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  • After Empire: The Conceptual Transformation of the Chinese State, 1885–1924 by Peter Zarrow
  • Viren Murthy
After Empire: The Conceptual Transformation of the Chinese State, 1885–1924 by Peter Zarrow. Stanford: Stanford University Press, 2012. Pp. xiv + 395. $85.00 cloth, $27.95 paper.

Throughout the twentieth century, China underwent a number of transformations, none of which can be understood without grasping the transition from empire to nation-state. This transition is both historically and theoretically complex because the terms “empire” and “nation-state” are notoriously polysemic. In After Empire: The Conceptual Transformation of the Chinese State, 1885–1924, Peter Zarrow offers us a helpful guide to these transformations, starting from the late nineteenth century with the decline of the Qing dynasty and continuing [End Page 408] into the early years of the Chinese Republic. As a whole his book both analyzes this transition and explores the conceptual transformations associated with the emergence of the Chinese state. The book is divided into eight chapters encased in an Introduction and Conclusion. The first three chapters deal with late Qing political thought, in particular the philosophies of the reformers Kang Youwei and Liang Qichao. The fourth chapter treats a somewhat understudied topic, the cultural conservatives of the late Qing period. Chapters 5 and 6 grapple with revolutionary thought and racial identity. Chapters 7 and 8 bring us into the Republican period and the problems of establishing a new order after the Revolution of 1911.

In the Preface, Zarrow tells us that he began with some simple questions, the first of which is: “How did Chinese people stop believing in the emperor in the late Qing period and decide to overturn a monarchical system that could be traced back over two thousand years—in some respects over three thousand years?” (p. vii). In other words, “What made it possible to suddenly imagine a Chinese state without an emperor—what conditions of political possibility had emerged by the end of the nineteenth century?” (p. vii). The major contribution of this book is that it poses this large question and gives us a number of answers.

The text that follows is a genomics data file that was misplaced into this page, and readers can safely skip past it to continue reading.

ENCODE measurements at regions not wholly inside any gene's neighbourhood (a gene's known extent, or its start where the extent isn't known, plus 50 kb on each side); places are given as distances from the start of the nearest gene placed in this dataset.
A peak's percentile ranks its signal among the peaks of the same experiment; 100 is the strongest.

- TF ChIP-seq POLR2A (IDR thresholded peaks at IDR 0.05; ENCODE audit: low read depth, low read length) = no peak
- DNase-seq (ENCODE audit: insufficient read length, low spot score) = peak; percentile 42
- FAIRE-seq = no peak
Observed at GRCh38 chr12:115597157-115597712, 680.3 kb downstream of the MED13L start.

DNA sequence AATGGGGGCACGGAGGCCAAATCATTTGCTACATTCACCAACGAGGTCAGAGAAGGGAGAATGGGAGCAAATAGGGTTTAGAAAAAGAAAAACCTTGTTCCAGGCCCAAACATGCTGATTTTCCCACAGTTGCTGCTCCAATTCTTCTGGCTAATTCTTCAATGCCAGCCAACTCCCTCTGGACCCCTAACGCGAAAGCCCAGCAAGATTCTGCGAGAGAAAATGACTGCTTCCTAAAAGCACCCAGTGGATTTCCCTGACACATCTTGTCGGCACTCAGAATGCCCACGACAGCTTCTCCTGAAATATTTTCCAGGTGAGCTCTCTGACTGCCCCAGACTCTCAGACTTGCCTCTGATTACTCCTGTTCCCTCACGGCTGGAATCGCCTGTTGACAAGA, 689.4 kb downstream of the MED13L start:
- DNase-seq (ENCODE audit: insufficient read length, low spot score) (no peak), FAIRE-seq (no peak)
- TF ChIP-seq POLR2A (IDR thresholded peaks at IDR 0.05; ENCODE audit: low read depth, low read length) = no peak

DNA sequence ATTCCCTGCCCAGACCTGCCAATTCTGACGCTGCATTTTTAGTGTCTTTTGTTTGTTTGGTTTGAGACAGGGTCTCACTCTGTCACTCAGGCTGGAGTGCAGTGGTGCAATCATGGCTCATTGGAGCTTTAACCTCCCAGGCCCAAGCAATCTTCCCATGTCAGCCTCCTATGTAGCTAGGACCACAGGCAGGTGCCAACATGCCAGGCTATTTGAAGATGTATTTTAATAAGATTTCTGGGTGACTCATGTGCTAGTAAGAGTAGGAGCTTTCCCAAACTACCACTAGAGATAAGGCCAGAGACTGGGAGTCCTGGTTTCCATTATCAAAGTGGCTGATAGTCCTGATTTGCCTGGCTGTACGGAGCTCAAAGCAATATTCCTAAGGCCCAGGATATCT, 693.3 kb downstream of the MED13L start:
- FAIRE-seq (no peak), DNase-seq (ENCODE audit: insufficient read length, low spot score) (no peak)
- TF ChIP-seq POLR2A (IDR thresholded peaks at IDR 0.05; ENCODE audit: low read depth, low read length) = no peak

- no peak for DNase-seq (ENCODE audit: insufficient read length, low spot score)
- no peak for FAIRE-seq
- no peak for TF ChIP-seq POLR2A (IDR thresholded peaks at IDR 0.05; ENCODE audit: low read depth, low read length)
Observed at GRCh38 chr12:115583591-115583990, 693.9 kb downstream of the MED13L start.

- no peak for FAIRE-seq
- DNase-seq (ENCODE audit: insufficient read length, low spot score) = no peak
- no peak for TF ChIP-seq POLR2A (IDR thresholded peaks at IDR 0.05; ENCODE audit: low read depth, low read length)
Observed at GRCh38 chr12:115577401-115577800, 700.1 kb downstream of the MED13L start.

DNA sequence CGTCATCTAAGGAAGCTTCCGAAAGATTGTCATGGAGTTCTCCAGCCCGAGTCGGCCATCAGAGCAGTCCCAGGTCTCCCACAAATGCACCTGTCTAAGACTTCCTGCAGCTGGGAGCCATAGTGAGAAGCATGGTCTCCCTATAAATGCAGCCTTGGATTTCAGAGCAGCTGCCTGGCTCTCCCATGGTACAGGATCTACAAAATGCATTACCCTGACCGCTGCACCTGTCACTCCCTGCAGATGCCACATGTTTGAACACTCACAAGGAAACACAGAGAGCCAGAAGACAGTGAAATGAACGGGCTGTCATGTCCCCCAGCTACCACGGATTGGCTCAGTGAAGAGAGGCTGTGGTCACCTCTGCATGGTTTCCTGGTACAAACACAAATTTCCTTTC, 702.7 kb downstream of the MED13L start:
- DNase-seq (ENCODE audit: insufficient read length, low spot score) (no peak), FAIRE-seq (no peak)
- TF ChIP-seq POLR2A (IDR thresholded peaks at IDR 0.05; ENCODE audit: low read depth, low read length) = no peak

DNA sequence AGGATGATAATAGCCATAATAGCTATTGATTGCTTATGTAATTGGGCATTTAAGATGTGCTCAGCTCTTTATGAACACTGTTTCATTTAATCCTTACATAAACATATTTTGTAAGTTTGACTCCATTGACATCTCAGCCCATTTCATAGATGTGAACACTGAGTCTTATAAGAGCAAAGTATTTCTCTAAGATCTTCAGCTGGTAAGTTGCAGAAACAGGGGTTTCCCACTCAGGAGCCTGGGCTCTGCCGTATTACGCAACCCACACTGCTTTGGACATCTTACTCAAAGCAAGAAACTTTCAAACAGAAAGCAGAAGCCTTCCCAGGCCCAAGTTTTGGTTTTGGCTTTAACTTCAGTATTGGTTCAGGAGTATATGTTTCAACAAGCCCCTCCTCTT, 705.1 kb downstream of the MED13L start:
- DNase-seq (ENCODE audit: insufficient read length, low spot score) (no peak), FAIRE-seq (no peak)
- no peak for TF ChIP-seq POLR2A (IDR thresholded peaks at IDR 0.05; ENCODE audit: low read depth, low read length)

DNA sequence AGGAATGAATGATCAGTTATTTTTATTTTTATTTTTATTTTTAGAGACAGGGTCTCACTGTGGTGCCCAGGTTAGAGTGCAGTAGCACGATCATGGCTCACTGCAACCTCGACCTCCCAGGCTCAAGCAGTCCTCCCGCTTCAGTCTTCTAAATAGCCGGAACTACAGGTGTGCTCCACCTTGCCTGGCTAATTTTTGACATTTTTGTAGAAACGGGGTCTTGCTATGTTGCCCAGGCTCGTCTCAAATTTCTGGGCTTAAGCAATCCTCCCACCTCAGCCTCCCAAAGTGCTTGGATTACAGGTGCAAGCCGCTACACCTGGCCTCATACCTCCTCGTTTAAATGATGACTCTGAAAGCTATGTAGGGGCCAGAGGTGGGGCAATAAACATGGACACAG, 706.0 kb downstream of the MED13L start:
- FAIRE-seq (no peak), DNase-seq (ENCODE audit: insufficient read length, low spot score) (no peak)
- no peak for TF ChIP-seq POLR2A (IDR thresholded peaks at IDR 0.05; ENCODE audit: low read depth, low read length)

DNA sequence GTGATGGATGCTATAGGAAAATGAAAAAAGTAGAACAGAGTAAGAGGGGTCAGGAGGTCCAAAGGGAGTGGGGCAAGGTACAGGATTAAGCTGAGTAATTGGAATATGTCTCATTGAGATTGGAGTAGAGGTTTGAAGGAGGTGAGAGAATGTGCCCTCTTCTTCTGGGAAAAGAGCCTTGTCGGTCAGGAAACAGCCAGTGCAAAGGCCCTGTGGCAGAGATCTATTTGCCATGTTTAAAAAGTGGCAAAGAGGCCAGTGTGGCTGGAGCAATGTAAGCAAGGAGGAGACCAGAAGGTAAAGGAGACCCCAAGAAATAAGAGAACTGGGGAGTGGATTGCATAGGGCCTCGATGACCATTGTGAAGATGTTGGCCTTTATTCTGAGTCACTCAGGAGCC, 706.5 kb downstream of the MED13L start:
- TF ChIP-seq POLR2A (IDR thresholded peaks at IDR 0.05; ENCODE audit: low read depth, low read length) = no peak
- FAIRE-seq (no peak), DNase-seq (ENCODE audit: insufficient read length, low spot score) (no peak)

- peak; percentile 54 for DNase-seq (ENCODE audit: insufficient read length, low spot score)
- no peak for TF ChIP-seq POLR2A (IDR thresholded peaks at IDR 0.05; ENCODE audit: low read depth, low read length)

Chapter 1 answers the question of this modern intellectual transformation directly by tackling the notoriously difficult work of Kang Youwei, the late Qing reformer. Zarrow reveals how Kang rethought or even reinvented Confucianism to conform to the imperatives of the modern world. Indeed, Liang Qichao called Kang the Martin Luther of Confucianism, which suggests that Kang not only put Confucianism on its rightful path (p. 30) but also spirited Confucianism into the modern world. Recall that Max Weber famously said that Protestantism provided the grounds for the development of capitalism in Europe. In the late Qing context, Kang actively tried to harness Confucianism as a catalyst for transforming China into a modern nation. Although the historical contexts for and ideological concerns of Luther and Kang are radically different, both thinkers nonetheless shared interest in deritualizing religion and emphasizing subjective agency. With respect to Confucianism, it would be possible to compare Kang’s Confucianism to that of late Ming and early Qing scholars, such as Gu Yanwu and Huang Zongxi, who criticized the Song Confucian emphasis [End Page 409] on principle (li 理) and insisted on returning to the Han Confucian emphasis on textual analysis.

Although there is no evidence that Kang was well read in Japanese Confucianism, the Tokugawa Confucianist Ogyū Sorai also offers a point of comparison. Sorai criticized Song Confucians for stressing nature (shizen 自然) more than artifice (sakui 作為), and in doing so he uncoupled Japanese Confucianism from the metaphysical structures of its Song counterpart. Owing to this, Sorai is sometimes associated with early modernity in Japan. Zarrow notes that Kang also made gestures toward emphasizing human artifice, but rather than opposing nature and artifice, late Qing intellectuals redefined both. Zarrow writes: “Kang did not discuss the mythical sage kings, such as Yao and Shun or later dynasts such as Ming Taizu, as anything but human, but because these particular men ‘could understand the trends and penetrate into people’s minds’ and because they knew the ‘methods of power,’ they could do anything” (p. 37).

Kang here connects Confucius to a type of metaphysics of modernity in...

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Additional Information

ISSN
1944-6454
Print ISSN
0073-0548
Pages
pp. 408-413
Launched on MUSE
2013-11-29
Open Access
No
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